Ms. Reed had taught long enough to know that the success of a group project depended in large measure on assigning at least one high achiever to the group. Consequently, Jennifer’s group was composed of two “average” students, one low achiever, and Jennifer. The assignment was to “research” the culture of a country and to make an oral presentation to the class. In addition, each group was to prepare a food from their country to share. Jennifer’s country was England.
Jennifer greeted the project with dismay. By 5th grade, she knew exactly what lay before her for the next three weeks. She understood the system and her role in it, as did the other three group members. And, true to form, she fretted when the others didn’t do their parts, knowing intuitively that the teacher (and the other group members) tacitly expected that Jennifer would make sure the group project was a success.
The night before the project was due, Jennifer sat crying in her room. Before her, on her desk, lay scraps of her group’s work. Her job was to put everything together into a report, make a poster, and then prepare a traditional English dish. It was already 9 p.m.
At that point she turned to her mother, a product of the same system.
Together they organized the task. Jennifer dictated the report, part fact and part fiction, and her mother typed it into the computer. Jennifer made the poster while her mother baked biscuits, which they were going to call “scones.”
The following day Jennifer and her group read the report to the class and handed out the biscuits. The teacher was pleased, everyone in the group got an A, and the charade was complete.
The following year, when Jennifer’s sister moved into 5th grade with the same teacher, she received the same assignment. Rebecca, ever the more pragmatic, came home the day groups were assigned and made her poster. “Come to Sensuous Switzerland,” the poster said, “home of fine watches, Alpine skiing, and cheese.” Her dish was Swiss chocolate candy, which she bought. She wrote her report as if it were a short story. She, too, earned an A for her group.
To be sure, neither child demonstrated any newly acquired knowledge of other cultures whatsoever. What they did demonstrate beyond any doubt, however, was a thorough understanding of the culture of the classroom and of “what the teacher wanted.” Each was rightfully awarded an A according to the real rubric of the assignment.
Another parent shared a similar experience she had with her 7th-grade son. He had asked her to review with him a study sheet on the Civil War in preparation for a test the next day.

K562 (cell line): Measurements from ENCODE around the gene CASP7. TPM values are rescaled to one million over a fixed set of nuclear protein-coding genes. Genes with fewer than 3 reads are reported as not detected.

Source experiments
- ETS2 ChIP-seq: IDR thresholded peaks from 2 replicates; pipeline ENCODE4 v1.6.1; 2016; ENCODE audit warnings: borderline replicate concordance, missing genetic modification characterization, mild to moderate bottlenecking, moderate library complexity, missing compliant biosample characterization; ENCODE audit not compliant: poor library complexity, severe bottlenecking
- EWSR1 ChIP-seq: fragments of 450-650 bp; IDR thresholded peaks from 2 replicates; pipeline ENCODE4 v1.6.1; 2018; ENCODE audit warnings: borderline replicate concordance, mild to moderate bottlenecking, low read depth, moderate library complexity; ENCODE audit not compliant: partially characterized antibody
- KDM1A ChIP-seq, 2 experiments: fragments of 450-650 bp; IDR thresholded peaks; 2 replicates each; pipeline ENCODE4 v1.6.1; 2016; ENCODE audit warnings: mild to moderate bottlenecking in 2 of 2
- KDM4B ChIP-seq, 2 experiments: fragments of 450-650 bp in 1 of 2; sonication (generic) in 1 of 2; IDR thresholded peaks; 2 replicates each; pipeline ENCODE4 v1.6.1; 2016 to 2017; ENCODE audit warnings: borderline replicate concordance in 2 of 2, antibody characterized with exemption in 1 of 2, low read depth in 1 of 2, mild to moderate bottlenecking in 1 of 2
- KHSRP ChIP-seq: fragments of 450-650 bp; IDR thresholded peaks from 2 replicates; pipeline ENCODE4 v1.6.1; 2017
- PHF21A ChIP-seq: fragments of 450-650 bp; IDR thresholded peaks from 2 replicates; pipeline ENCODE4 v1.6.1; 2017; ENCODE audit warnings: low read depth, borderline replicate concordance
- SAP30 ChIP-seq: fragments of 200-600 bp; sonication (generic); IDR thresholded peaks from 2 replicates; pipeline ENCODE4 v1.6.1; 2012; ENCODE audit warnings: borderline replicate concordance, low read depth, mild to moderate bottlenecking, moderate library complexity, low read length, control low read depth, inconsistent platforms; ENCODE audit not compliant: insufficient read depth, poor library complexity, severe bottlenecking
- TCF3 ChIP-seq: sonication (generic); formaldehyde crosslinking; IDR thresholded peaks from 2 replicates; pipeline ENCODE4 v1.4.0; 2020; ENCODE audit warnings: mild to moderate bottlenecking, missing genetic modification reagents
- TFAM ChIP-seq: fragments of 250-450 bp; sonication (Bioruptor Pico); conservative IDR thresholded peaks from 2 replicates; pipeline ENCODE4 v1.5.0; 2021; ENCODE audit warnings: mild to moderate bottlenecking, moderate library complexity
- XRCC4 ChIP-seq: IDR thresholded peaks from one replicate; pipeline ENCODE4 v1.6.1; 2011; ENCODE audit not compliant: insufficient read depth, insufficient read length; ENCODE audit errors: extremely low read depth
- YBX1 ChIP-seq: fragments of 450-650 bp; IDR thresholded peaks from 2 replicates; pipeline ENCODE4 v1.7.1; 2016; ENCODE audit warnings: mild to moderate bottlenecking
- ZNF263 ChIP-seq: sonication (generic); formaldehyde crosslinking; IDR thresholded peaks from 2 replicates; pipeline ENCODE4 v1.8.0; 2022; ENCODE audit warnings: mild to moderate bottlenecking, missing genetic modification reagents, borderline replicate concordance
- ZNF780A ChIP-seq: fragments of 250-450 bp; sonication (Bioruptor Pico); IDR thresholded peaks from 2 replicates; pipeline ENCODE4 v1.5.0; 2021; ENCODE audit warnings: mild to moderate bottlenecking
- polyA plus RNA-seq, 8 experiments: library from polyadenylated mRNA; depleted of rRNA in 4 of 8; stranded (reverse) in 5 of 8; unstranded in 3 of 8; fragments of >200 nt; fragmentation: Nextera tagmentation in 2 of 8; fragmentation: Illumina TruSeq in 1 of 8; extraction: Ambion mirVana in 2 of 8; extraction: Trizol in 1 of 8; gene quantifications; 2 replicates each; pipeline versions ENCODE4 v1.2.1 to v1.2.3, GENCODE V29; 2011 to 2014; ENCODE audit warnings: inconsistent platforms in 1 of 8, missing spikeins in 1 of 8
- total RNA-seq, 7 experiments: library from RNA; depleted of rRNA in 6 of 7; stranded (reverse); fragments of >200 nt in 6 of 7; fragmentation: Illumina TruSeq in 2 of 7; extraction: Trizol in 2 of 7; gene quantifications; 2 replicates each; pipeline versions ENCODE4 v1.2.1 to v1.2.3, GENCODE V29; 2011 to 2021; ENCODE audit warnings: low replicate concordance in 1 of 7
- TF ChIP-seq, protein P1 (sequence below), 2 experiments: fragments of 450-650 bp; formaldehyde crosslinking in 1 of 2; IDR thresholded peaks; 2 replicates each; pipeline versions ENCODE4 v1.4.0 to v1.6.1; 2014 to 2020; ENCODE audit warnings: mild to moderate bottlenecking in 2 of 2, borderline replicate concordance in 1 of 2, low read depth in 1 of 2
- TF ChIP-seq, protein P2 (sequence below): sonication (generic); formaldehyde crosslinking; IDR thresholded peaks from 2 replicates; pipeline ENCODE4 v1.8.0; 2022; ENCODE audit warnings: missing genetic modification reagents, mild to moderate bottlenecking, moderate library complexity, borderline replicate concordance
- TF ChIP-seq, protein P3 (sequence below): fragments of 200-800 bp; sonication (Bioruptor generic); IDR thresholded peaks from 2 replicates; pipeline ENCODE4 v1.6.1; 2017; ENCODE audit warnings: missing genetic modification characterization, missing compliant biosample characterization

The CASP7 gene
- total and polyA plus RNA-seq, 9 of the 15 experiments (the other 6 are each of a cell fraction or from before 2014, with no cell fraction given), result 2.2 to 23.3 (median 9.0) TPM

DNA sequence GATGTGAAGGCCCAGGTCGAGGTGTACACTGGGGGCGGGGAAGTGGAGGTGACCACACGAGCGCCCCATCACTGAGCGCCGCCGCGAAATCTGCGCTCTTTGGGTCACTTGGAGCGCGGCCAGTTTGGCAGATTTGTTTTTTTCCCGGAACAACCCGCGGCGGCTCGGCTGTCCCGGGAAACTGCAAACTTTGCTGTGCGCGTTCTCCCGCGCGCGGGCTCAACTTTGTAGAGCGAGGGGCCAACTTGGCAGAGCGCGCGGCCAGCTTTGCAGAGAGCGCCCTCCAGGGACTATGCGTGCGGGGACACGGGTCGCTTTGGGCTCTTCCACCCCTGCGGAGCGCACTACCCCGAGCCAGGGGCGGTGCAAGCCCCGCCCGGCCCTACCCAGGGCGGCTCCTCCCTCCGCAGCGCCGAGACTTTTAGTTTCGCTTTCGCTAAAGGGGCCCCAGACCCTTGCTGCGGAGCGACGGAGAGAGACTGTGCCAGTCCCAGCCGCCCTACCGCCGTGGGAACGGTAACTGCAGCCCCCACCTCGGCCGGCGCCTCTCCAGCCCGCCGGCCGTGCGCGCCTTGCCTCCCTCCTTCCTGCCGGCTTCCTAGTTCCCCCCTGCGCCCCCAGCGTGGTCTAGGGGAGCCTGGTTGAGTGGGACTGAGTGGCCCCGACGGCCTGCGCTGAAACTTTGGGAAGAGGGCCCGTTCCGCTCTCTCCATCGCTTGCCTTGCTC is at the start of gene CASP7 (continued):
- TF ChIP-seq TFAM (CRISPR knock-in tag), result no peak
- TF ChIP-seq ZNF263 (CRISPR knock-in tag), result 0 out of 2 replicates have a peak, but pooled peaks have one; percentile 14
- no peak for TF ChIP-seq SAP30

“What were the five causes of the Civil War?” she read from the paper.
Her son ticked them off, listing “tax inequities” as one of them.
“What does ‘tax inequities’ mean?” she asked him.
He shrugged. “I don’t know,” he said. “We don’t have to know what they mean; we just have to know what they are,” he explained.
Like Jennifer and her sister, he knew the rules of the game. Whether the information he was memorizing was useless in terms of actual knowledge was not his concern.
Assessment, commonly known as “grades,” continues to carry with it a game-like quality in many schools. Consider the following variances of the game embedded in school cultures across the country:
You have to have all your homework in before you can take your final in June. Even if it’s from last October. And you get a zero for it anyway.
Late homework is a zero. If you don’t do it at all it’s a double zero.
You can retake a test if you fail or want to better your mark. But the second test will be much more difficult than the first.
Your final grade is based on three times your class average plus your homework grade divided by four plus your last test, which is weighted twice.
Small wonder that some students fail to see the relationship between grades and achievement. One might argue that the grading problem is merely symptomatic of a system that is, for the most part, still unclear about what students need to know for success in today’s world. But even when educators identify planning, problem-solving, communicating, or working effectively with others as essential for today’s graduate, they are skills that do not readily lend themselves to numerical or letter-grade assessments. If the old adage that “what gets measured gets taught” is true, perhaps we would do well to focus our efforts on how to measure these abilities rather than on how to improve students’ test scores on irrelevant information that is convenient to grade.